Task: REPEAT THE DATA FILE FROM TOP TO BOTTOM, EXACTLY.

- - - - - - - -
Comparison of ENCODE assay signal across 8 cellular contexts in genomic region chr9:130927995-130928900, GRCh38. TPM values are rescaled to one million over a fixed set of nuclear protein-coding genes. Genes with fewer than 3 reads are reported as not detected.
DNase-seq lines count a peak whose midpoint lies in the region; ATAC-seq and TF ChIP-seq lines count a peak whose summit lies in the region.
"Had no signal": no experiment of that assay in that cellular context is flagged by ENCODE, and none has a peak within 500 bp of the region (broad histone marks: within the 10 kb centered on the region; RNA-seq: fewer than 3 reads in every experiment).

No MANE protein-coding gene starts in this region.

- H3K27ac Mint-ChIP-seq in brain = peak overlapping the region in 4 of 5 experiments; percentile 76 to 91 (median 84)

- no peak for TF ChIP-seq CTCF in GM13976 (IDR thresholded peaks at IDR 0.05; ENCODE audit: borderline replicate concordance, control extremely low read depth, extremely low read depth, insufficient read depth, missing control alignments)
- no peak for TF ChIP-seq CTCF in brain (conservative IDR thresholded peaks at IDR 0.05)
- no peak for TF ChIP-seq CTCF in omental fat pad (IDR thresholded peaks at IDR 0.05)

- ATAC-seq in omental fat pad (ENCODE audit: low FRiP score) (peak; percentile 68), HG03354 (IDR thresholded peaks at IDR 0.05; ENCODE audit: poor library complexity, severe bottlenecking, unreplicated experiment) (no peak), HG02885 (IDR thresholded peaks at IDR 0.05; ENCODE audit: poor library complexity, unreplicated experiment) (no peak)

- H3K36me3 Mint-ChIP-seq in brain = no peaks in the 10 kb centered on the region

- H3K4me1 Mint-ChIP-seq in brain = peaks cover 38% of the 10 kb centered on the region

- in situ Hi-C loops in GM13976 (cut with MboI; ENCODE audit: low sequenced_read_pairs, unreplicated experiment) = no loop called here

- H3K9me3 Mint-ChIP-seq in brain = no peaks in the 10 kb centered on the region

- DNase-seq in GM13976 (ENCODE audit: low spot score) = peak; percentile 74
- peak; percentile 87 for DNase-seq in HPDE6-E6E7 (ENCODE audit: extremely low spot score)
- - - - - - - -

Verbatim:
Comparison of ENCODE assay signal across 8 cellular contexts in genomic region chr9:130927995-130928900, GRCh38. TPM values are rescaled to one million over a fixed set of nuclear protein-coding genes. Genes with fewer than 3 reads are reported as not detected.
DNase-seq lines count a peak whose midpoint lies in the region; ATAC-seq and TF ChIP-seq lines count a peak whose summit lies in the region.
"Had no signal": no experiment of that assay in that cellular context is flagged by ENCODE, and none has a peak within 500 bp of the region (broad histone marks: within the 10 kb centered on the region; RNA-seq: fewer than 3 reads in every experiment).

No MANE protein-coding gene starts in this region.

- H3K27ac Mint-ChIP-seq in brain = peak overlapping the region in 4 of 5 experiments; percentile 76 to 91 (median 84)

- no peak for TF ChIP-seq CTCF in GM13976 (IDR thresholded peaks at IDR 0.05; ENCODE audit: borderline replicate concordance, control extremely low read depth, extremely low read depth, insufficient read depth, missing control alignments)
- no peak for TF ChIP-seq CTCF in brain (conservative IDR thresholded peaks at IDR 0.05)
- no peak for TF ChIP-seq CTCF in omental fat pad (IDR thresholded peaks at IDR 0.05)

- ATAC-seq in omental fat pad (ENCODE audit: low FRiP score) (peak; percentile 68), HG03354 (IDR thresholded peaks at IDR 0.05; ENCODE audit: poor library complexity, severe bottlenecking, unreplicated experiment) (no peak), HG02885 (IDR thresholded peaks at IDR 0.05; ENCODE audit: poor library complexity, unreplicated experiment) (no peak)

- H3K36me3 Mint-ChIP-seq in brain = no peaks in the 10 kb centered on the region

- H3K4me1 Mint-ChIP-seq in brain = peaks cover 38% of the 10 kb centered on the region

- in situ Hi-C loops in GM13976 (cut with MboI; ENCODE audit: low sequenced_read_pairs, unreplicated experiment) = no loop called here

- H3K9me3 Mint-ChIP-seq in brain = no peaks in the 10 kb centered on the region

- DNase-seq in GM13976 (ENCODE audit: low spot score) = peak; percentile 74
- peak; percentile 87 for DNase-seq in HPDE6-E6E7 (ENCODE audit: extremely low spot score)